He sums up: "It was Arafat's obligation to build Israeli confidence in his leadership -- in his ability to maintain peace if it ever came. He failed so miserably that even the American officials who pushed the peace process were never sure whether Arafat was capable of holstering his gun once and for all."
INTERNATIONAL HERALD TRIBUNE:
In a commentary published in the International Herald Tribune, columnist William Pfaff says that proponents of NMD, the U.S. National Missile Defense initiative, are more convinced of the project's research value than of its actual feasibility. Pfaff writes: "Few in the scientific community [really] expect the anti-missile project to produce a defensive shield that countermeasures could not defeat or imaginative delivery methods could not evade."
For Pfaff, the real purpose of the project is to fund a vast research program whose results, he says, "might prove interesting and important." He adds: "Formulating the research project as a program to give protection from missiles makes the expenditure politically and psychologically irresistible to a majority of voters."
Pfaff goes on to say the European Union is being equally indirect in its support of a proposed EU rapid response defense force. He says the EU is playing down its enthusiasm for the force only in order to avoid U.S. hostility. He writes: "Western Europe, with a bigger industrial economy and a larger population than the United States, could [get along] without NATO," adding: "The fact that the EU has decided to build a rapid reaction force reveals that Europeans understand this."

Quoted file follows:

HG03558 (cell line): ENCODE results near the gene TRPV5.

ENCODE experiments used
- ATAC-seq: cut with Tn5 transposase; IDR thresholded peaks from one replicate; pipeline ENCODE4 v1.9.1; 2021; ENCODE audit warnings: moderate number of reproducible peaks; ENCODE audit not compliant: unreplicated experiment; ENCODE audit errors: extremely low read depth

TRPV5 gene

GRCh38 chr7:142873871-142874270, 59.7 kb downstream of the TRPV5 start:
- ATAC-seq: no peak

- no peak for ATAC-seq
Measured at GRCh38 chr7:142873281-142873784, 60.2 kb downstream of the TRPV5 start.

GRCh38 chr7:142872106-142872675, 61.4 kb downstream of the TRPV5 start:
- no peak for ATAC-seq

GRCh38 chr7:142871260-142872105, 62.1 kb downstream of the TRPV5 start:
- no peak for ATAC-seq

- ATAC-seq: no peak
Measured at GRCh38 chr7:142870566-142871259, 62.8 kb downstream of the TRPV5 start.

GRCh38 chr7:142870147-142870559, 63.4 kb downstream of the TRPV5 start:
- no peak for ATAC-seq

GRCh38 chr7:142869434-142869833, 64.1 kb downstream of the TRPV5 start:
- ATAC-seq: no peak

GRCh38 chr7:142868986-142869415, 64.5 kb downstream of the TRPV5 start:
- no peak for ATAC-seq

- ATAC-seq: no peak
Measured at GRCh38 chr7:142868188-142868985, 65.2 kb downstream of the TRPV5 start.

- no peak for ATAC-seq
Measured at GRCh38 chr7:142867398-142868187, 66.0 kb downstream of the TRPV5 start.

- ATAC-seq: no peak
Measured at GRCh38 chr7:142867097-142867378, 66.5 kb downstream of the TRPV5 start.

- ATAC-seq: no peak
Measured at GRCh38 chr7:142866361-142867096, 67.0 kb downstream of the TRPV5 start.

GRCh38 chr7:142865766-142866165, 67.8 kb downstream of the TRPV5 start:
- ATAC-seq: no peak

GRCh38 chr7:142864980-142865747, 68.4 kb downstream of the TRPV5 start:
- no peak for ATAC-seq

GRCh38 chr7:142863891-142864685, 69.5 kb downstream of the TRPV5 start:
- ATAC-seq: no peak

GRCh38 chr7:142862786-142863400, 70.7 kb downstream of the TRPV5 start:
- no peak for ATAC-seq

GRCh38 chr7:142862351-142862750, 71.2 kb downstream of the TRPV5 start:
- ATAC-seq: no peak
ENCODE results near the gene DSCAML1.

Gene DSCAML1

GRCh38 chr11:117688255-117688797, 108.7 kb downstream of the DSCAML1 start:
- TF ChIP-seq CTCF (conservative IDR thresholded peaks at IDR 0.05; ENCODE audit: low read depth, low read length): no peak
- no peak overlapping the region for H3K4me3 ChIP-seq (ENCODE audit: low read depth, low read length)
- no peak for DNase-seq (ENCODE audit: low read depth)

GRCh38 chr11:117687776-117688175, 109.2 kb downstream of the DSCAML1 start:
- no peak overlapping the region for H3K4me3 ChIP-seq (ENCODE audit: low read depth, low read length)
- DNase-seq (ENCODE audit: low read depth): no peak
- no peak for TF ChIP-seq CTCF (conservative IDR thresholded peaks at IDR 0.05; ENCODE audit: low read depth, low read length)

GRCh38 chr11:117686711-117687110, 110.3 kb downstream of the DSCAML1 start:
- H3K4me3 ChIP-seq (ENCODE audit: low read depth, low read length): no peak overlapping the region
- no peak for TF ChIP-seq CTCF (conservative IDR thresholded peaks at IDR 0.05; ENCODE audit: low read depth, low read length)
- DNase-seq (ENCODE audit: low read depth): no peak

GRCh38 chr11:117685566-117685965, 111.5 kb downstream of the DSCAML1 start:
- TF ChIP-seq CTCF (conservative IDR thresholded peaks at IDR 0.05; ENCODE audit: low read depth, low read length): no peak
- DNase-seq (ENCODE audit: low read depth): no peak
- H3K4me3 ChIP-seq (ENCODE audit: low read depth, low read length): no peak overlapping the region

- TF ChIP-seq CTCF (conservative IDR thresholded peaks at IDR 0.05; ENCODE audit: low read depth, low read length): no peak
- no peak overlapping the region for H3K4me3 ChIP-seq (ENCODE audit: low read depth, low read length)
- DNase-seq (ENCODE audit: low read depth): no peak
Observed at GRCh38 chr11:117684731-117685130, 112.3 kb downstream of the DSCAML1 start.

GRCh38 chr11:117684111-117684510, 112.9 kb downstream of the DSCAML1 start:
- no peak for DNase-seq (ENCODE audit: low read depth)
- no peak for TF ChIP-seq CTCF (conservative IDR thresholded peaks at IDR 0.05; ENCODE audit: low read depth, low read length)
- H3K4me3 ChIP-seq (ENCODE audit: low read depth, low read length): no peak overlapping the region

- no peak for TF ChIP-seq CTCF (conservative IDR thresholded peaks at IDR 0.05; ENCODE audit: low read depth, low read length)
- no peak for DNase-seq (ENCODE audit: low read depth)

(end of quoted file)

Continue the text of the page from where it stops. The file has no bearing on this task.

WALL STREET JOURNAL EUROPE:
An editorial in the Wall Street Journal Europe addresses the problem of immigration policies among the European Union's 15 member states. It says that despite a decade of increased anti-immigration initiatives, a half-million people continue to stream into the EU each year, with stricter enforcement having pushed many would-be immigrants into the arms of human smugglers.
The editorial goes on to say that tougher immigration controls have raised both the cost of smuggling and the fee that migrants must pay their smugglers upon reaching their destination. For the migrants, the paper says, this formula "translates into many more years working in slave-like conditions in illegal factories and sex clubs. This, in turn, increases the social costs of illegal immigration."
The editorial argues that at a time when the EU is seeing its labor force shrinking as demand continues to rise, member-states' policies on immigration should change. It describes German Chancellor Gerhard Schroeder's plan to increase the number of so-called "green cards" [that is, work permits] issued to qualified foreign workers as "encouraging," concluding: "Perhaps where the Germans lead, Europe will follow."